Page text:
NCAA Baseball

Dribble Handoff: Bubble teams that can finish strong, play their way into 2023 NCAA Tournament


With fewer than seven weeks to go until Selection Sunday for the 2023 NCAA Tournament, the midpoint of college basketball’s regular season has flown by. Résumés are being cemented, but there is still time for some teams outside the NCAA Tournament picture to turn things around and reach the Big Dance. 

Every team that qualifies for its conference tournament will have a chance to secure an automatic bid, and those with a strong regular-season finish can play their way in to at-large candidacy. This time last year, Virginia Tech was just 10-10 (2-7 ACC) and clearly on the wrong side of the bubble. But the Hokies won nine of their last 11 regular-season games, and then won four games in four days at the ACC Tournament to reach the NCAA Tournament as a No. 11 seed. 

As it so happens, the Hokies find themselves in a similar situation this season by needing a big finish to make the 68-team field. Plenty of other teams with lofty preseason aspirations also find themselves firmly on the wrong side of the bubble as February inches closer.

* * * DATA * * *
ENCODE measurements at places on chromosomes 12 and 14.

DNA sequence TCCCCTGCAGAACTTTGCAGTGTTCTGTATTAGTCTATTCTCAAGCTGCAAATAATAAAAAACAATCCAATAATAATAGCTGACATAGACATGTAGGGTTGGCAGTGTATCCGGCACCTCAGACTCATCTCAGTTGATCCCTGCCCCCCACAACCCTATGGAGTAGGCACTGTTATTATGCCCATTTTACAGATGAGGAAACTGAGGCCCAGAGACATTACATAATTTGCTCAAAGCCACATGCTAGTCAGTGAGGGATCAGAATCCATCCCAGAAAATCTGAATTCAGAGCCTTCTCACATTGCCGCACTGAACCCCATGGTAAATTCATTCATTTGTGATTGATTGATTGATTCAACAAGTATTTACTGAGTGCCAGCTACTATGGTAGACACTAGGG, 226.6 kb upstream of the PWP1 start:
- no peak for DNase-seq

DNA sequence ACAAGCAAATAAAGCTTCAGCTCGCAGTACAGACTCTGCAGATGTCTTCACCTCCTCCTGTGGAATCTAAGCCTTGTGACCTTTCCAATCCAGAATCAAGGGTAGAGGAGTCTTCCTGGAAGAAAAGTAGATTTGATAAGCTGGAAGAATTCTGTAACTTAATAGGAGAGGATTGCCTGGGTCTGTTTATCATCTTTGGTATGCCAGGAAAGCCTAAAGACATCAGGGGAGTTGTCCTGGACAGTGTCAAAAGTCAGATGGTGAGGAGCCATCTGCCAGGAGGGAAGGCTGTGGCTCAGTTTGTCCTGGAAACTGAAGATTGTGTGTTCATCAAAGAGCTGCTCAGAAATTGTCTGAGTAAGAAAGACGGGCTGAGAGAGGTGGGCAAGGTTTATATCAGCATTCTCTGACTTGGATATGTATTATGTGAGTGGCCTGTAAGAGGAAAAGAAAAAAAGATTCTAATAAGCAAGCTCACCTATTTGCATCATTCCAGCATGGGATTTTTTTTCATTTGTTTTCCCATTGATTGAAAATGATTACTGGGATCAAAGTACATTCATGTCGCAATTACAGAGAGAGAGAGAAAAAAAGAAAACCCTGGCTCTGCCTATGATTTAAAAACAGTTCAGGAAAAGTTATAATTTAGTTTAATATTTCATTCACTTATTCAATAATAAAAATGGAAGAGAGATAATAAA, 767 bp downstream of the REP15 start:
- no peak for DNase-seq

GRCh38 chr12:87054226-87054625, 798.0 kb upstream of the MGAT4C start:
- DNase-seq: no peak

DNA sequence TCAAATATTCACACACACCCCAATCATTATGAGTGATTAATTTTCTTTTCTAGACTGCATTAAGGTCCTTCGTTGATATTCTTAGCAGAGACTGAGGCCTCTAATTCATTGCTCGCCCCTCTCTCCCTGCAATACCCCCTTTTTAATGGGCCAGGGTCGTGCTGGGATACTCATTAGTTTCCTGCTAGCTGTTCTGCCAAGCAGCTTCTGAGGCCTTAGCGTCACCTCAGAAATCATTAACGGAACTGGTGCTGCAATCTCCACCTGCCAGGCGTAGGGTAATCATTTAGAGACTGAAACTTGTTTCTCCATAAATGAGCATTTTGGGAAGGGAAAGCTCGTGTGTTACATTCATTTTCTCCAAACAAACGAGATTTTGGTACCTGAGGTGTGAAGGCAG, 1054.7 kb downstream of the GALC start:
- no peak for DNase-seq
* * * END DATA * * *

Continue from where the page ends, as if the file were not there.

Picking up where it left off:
For this week’s edition of the Dribble Handoff, our writers are picking the teams currently outside of CBS Sports Bracketology Expert Jerry Palm’s projected NCAA Tournament field who they believe will wind playing in the Big Dance.

Texas A&M isn’t even one of Jerry Palm’s First Four Out, which is totally understandable. I didn’t write that to highlight a perceived error as much as I wrote it to illustrate just how much work the Aggies need to do.

They’re clearly headed in the right direction, though. After a 6-5 start featuring multiple troubling losses, Texas A&M has gone 7-1 in its past eight games with the lone loss coming at Kentucky. The Aggies performed like a top-10 team in that eight-game stretch, according to BartTorvik.com. So they’re now 3-4 in the first two quadrants, with one additional loss falling in Quadrant 3 (Murray State) and another falling in Quadrant 4 (Wofford).